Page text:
water heating venting

This state water heater, natural gas, 1998, has a vent through the sill plate to what looked like a gas fireplace type termination. but it appears to me from the size that someone just brought the old gas chimney down to the water heater. It doesn’t seem to have a power vent.

Anyone seen one like this? Should it have a standard open draft chimney fitting and go above the roof?2008 3 13 cobb and montfort 005.jpg

Ted, I have never seen this setup.
I highly doubt that heater is intended for sidewall termination.
The lack of a draft hood makes me question how well it drafts to the exterior.
Consult the mfgs. documents or rep.

Without a draft hood it would vent “too well” to the exterior on certain days. The draft hood performs the same function as a barometric damper on an oil fired appliance…reduces overdraft on windy days. Overdrafting sucks exhaust gases out of the appliance too quickly and they don’t give up the amount of heat they should to the intended function of water or air heating…thus the appliance efficiency drops.

But unless this unit is certified for sidewall venting and that is the approved vent system, all installed properly, some yahoo is putting a family in danger.

A natural draft appliance WILL NOT vent properly without a draft hood. This installation is wrong, no matter how you look at it.

Brian. I wasn’t very clear in my draft statement. My concern was indeed that ther would be draft problems resulting in flame lifiting from the burner. In short, it’s a mess.

A DIRECT-VENT SERIES does not need a draft hood…

It has a Direct-vent design that draws combustion air from outside
the home ensuring a sufficient air supply for proper heater operation.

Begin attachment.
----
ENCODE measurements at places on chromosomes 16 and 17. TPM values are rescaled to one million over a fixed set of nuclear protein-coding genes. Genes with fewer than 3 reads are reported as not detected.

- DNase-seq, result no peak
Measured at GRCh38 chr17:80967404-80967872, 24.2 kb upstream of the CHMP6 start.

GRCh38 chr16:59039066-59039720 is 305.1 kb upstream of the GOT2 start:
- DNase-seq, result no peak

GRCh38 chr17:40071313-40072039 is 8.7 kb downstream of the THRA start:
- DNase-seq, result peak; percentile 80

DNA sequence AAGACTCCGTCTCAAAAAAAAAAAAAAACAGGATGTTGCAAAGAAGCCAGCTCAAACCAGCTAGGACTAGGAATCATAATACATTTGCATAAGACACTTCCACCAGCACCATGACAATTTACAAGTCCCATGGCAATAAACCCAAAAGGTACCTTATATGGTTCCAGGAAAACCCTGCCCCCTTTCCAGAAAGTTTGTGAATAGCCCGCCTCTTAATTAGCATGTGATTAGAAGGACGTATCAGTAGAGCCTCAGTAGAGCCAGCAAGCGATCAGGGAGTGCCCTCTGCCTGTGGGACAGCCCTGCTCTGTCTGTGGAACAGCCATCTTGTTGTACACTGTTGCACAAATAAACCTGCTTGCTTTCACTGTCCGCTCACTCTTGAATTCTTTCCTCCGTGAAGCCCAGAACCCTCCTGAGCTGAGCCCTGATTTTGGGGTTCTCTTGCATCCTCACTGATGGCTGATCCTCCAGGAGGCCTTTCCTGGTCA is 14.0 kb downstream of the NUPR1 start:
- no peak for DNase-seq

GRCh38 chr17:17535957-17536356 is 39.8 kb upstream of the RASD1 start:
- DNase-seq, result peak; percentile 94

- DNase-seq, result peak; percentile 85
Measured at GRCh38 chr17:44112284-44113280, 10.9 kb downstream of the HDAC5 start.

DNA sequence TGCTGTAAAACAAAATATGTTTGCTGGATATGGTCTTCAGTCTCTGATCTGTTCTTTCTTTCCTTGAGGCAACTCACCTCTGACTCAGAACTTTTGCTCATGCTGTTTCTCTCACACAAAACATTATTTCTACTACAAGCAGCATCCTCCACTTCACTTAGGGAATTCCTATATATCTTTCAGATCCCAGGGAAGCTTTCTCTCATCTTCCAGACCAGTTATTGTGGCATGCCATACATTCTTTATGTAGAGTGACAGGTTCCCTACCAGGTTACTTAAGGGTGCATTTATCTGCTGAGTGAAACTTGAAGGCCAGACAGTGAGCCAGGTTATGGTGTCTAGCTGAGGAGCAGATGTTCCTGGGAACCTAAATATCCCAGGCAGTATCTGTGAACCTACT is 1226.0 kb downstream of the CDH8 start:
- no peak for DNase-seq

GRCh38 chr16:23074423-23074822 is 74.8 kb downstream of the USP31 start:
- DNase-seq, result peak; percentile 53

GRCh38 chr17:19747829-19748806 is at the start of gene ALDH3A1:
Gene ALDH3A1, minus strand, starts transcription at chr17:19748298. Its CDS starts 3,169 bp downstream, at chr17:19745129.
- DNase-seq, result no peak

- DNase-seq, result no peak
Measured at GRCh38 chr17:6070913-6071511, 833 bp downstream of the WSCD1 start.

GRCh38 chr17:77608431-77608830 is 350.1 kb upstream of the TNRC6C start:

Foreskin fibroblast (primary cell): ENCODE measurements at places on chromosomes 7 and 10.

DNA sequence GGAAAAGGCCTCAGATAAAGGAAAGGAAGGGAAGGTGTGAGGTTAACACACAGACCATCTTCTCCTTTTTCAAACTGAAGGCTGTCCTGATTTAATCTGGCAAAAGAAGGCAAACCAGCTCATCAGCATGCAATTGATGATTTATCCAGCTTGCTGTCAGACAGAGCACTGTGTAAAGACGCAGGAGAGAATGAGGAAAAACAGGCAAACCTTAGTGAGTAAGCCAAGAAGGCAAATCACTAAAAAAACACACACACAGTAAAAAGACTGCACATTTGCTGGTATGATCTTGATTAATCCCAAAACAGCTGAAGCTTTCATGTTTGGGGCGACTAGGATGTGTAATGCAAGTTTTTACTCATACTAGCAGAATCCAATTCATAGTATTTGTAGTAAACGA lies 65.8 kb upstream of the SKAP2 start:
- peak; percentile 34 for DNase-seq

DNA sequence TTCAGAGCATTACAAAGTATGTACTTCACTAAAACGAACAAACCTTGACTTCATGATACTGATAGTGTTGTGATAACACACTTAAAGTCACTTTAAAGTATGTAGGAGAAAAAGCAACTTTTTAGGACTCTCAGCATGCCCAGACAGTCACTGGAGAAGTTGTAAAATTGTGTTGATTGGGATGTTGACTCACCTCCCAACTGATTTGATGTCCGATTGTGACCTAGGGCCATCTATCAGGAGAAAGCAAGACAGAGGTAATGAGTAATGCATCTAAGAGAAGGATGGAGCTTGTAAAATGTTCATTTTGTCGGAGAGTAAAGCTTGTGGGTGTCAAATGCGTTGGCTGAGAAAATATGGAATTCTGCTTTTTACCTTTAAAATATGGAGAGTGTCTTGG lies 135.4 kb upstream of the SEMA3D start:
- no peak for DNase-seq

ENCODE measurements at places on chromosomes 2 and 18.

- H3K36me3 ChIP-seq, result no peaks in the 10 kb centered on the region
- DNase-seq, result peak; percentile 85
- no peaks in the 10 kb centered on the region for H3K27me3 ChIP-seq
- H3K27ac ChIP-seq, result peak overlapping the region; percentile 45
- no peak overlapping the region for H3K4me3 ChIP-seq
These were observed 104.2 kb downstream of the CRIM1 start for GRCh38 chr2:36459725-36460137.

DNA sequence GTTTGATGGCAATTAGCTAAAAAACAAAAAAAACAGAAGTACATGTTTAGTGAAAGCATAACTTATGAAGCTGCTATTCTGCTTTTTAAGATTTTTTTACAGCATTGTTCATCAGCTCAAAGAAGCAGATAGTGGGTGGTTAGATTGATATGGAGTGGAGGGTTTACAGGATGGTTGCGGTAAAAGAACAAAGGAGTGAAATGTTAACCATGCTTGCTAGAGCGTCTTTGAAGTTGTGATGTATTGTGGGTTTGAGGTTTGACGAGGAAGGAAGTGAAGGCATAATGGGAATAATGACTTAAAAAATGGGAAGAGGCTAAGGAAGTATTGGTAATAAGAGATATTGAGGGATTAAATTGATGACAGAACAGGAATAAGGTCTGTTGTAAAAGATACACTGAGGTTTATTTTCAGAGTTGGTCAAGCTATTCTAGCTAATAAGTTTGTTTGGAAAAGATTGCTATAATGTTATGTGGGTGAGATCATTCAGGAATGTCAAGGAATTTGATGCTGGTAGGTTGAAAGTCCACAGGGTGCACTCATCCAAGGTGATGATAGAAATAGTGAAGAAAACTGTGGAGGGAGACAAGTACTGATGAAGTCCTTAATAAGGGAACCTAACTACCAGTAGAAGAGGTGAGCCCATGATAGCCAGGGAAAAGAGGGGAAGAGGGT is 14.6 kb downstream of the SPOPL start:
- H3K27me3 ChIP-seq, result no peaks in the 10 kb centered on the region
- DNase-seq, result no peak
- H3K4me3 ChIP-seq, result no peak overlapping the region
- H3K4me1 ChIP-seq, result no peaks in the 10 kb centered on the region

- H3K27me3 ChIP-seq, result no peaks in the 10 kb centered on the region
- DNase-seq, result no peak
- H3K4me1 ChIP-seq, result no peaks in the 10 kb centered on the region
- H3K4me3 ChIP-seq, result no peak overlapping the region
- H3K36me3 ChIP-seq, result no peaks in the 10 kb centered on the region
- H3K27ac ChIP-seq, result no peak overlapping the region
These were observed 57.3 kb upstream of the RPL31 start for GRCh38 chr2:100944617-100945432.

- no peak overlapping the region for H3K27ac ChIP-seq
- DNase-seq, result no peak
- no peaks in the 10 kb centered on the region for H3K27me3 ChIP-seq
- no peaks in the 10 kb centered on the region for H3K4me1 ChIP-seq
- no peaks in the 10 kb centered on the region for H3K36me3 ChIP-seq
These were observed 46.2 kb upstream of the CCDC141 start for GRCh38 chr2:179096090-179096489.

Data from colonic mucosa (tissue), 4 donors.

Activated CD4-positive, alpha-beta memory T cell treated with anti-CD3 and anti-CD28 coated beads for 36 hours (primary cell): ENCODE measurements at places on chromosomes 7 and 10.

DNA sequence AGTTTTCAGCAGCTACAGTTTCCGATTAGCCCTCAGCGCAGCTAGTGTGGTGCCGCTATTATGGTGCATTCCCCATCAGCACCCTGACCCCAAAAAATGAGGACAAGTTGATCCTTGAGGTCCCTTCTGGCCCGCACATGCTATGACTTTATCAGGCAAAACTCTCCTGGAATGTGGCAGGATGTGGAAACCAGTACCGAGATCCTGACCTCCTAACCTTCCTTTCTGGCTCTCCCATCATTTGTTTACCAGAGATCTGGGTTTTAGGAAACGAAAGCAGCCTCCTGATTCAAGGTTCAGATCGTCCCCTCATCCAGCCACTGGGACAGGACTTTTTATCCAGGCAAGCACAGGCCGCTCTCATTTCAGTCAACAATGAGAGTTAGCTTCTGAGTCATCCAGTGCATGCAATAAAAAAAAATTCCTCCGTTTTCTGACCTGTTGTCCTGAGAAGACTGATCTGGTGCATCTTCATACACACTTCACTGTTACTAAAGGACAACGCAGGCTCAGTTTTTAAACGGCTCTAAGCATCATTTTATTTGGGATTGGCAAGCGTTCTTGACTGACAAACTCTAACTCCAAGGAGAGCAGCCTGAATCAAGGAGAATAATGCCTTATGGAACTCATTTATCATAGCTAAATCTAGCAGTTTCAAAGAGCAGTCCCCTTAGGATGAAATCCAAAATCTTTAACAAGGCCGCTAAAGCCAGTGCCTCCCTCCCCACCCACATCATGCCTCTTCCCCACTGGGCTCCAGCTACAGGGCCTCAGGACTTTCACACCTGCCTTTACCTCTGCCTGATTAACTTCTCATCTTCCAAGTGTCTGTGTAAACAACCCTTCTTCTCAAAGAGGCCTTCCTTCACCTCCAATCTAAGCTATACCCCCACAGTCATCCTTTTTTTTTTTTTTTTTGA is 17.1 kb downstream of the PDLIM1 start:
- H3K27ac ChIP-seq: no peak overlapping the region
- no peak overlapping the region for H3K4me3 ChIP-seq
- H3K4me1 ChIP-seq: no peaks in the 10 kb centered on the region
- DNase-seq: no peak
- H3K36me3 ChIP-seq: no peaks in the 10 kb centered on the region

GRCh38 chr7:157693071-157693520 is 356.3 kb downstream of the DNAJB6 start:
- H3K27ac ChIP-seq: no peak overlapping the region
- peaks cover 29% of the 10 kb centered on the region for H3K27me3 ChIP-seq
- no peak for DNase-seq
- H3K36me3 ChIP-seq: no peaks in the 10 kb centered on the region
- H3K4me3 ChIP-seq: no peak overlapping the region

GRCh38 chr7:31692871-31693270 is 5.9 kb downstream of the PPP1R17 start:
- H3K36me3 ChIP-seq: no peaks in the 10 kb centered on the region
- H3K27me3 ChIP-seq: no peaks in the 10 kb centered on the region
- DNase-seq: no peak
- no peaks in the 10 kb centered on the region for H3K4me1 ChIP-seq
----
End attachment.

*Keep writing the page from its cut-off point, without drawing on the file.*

The "Coaxial” direct-vent system combines venting and air intake channels in a single pipe, requiring only one opening in the outside wall.


Some direct vent types have draft hoods.

I never said they didn’t.

In any case, the vent flue appears to be too big for that size water heater.

Ditto, no draft hood, side vent, etc.

DIY special, always dangerous :shock:

A close-up pic of the outside vent cap would help. It could be drawing air thru the outer lining as proposed already. Page 3-5 of this manual shows a DIY installation.



A direct vent is not a natural draft.

Where did I say that it was?

I don’t know of any Direct-Vent Water Heaters that are not induced fan forced. They also have limitations on elbow design and length of total H/V run.
Your pic, and unit shown just can’t be legal/safe.


Bradford White do a direct vent water heater without a power vent. As proposed several times now, it could be drawing air through the outer lining of a dual-lined flue.


I’ve seen a fair number of BW - Water Heaters using Nat.and LP gas, and I can’t say I’ve seen a sidewall vent model that wasn’t power-assisted. Maybe it’s just a regional thing, maybe I’m forgetting.
I understand the concentric vent pipe design, used occassionally on 90%+ condensing type furnaces. It’s just not the choice in this area of the country. That being said, I will stand corrected, if you’ve seen one. I’ve also seen Rheem and State Ind. with sidewall vent design, again they all seem to have power-assist. Good info., I’ll check it out.


They do exist…

Here’s my very own personal direct vent water heater with NO power assist…


Direct vent appliances, in most cases, include sealed combustion chambers. To function properly, their exhaust vents should be sealed as well.

In the original picture, the exhaust vent connection to the tank does not appear to be indicative of a direct-vent appliance. So my assumption is that this is a natural draft appliance, in which case, a draft-hood would be required as an essential part of the natural-draft system.

Jeff is referring to this sealed combustion chamber…

See top right corner of image